By: Emily Kellas
Rating: 8 out of 10
With the summer Olympics taking over most American’s TV screens, iPhone’s, and Facebook news feeds, this week I thought I would return to Retro Reviews with an inspiring sports classic. I will freely admit that I am not the world’s foremost expert on sports films. But I do have a few that stand out in my mind as “Emily Classics.” I have seen Remember the Titans more times than I can count, I can’t watch baseball without thinking about A League of Their Own, and every time I mini golf I can’t stop quoting Caddyshack. But the one movie that stands out, as my favorite sports movie is a recent classic, Miracle. I realize that this Disney live action film is not truly “retro” with its 2004 release date, nor is it the cream of the crop when it comes to its competition like Raging Bull and Field of Dreams. But like most of our summer Olympic athletes, this film has what its subjects had, heart.
Based on the 1980 U.S. Hockey teams victory as underdogs in the Winter Olympics, Miracle follows the team from its rocky formation, to grueling practices, to their final defining moment over the invincible Soviet Union in Lake Placid, New York. Coach Herb Brooks takes a new approach to coaching the rag tag team of rivals and egos, transforming them into American heroes.
Visually the film doesn’t offer anything new. But it is the story and the way it’s told that makes Miracle stand out in my mind. It is the classic underdog tale but in this version you have the two countries carrying their nations hopes and dreams. Amidst the Cold War, the Soviet Union and United States were natural enemies, a rivalry that carried over in the 1980 Winter Olympics. The film does a good job balancing the story of a team with the story of our country during this time of tense uncertainty. From flashing clips of news reports on the political climate, and using original radio broadcasts Miracle captured the environment of the Cold War era and its effects on American families.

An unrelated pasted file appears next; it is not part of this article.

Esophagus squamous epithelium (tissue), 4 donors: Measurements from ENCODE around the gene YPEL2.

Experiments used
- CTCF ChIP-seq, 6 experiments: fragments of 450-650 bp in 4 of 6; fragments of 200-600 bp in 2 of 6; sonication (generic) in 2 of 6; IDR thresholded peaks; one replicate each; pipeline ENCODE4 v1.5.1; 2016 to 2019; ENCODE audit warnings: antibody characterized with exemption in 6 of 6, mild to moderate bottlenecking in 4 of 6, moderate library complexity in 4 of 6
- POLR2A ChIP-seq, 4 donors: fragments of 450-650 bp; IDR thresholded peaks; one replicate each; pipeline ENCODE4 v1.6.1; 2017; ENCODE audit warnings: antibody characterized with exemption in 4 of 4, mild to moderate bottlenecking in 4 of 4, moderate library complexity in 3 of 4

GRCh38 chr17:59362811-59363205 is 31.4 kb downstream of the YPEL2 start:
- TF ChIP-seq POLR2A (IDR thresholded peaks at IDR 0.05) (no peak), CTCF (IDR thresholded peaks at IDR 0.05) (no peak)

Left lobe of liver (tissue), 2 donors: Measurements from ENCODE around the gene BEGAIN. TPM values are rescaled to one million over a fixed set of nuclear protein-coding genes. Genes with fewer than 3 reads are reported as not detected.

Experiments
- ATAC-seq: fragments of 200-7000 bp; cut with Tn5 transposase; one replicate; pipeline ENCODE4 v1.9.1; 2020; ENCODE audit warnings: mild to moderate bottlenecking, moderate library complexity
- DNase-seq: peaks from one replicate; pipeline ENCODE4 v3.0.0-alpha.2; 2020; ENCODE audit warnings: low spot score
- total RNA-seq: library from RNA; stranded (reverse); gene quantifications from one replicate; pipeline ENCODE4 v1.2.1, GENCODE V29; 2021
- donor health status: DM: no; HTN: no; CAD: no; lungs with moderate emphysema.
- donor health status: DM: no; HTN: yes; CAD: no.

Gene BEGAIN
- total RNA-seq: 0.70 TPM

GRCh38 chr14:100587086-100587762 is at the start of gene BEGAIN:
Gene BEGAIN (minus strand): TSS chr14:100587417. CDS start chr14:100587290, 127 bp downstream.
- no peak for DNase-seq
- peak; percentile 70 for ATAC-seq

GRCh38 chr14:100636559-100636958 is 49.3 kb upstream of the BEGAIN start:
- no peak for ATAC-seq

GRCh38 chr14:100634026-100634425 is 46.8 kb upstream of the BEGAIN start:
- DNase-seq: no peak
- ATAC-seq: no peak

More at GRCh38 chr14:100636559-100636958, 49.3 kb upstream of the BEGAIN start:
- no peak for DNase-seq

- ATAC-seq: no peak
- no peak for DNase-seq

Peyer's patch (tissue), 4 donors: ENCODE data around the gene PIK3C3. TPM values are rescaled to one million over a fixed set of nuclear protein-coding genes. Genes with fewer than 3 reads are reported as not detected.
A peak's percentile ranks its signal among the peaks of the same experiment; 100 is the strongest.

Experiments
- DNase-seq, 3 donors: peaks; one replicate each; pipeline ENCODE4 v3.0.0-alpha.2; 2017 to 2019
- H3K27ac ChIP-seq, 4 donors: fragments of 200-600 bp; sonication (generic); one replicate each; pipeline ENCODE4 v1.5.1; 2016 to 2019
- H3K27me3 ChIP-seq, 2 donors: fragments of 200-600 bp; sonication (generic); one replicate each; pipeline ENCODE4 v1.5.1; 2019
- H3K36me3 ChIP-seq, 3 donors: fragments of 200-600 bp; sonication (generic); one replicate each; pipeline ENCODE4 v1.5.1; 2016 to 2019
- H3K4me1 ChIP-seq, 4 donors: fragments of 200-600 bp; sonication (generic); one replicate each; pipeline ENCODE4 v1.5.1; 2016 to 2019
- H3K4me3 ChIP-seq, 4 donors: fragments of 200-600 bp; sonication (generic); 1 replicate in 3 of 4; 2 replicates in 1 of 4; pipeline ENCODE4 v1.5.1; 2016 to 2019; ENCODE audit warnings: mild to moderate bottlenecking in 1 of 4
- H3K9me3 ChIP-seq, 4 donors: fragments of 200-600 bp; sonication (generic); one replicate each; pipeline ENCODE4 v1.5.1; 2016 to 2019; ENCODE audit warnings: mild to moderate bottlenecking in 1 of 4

The film also strives to focus on the players themselves outside of the politics that surrounded them. Audiences got to know the men from the beginning, back when they were just a bunch of inexperienced college players and the rivalries between schools fueled their passion. Players like Jim Craig, Mike Eruzione, Jake O’Callahan, Rob McClanahan, and Ralph Cox were at the center of the film, essentially making it more about the people then the game. The film connects its audience to the characters, making the “Miracle on Ice” even more emotional and fulfilling.
Miracle reminded audiences of one of the greatest victories the United States ever had in any Olympics to date. But more importantly it showcased the amount of hard work; perseverance, strength, integrity, intelligence, and sheer drive this team and its coach dedicated to representing its country. More than a hockey game the “Miracle on Ice” and the men who made it happened took on more meaning then any sports event before it. It reminded Americans to stay strong, have hope, and to keep the American dream alive.
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